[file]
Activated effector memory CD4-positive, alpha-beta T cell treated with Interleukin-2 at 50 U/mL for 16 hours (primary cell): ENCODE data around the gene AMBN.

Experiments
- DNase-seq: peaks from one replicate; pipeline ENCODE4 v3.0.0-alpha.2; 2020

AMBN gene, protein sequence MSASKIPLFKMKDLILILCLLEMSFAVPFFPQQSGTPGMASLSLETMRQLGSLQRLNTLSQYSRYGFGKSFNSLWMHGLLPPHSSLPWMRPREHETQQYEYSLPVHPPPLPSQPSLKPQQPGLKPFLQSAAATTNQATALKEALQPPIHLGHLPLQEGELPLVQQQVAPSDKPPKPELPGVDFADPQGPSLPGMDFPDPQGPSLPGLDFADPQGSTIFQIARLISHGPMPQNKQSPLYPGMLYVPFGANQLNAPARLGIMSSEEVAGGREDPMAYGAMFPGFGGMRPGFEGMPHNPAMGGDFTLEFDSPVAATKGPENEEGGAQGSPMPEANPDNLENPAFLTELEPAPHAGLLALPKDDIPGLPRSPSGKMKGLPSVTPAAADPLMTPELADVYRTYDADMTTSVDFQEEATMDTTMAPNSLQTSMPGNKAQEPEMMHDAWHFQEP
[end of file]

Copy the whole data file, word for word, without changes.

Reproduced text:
Activated effector memory CD4-positive, alpha-beta T cell treated with Interleukin-2 at 50 U/mL for 16 hours (primary cell): ENCODE data around the gene AMBN.

Experiments
- DNase-seq: peaks from one replicate; pipeline ENCODE4 v3.0.0-alpha.2; 2020

AMBN gene, protein sequence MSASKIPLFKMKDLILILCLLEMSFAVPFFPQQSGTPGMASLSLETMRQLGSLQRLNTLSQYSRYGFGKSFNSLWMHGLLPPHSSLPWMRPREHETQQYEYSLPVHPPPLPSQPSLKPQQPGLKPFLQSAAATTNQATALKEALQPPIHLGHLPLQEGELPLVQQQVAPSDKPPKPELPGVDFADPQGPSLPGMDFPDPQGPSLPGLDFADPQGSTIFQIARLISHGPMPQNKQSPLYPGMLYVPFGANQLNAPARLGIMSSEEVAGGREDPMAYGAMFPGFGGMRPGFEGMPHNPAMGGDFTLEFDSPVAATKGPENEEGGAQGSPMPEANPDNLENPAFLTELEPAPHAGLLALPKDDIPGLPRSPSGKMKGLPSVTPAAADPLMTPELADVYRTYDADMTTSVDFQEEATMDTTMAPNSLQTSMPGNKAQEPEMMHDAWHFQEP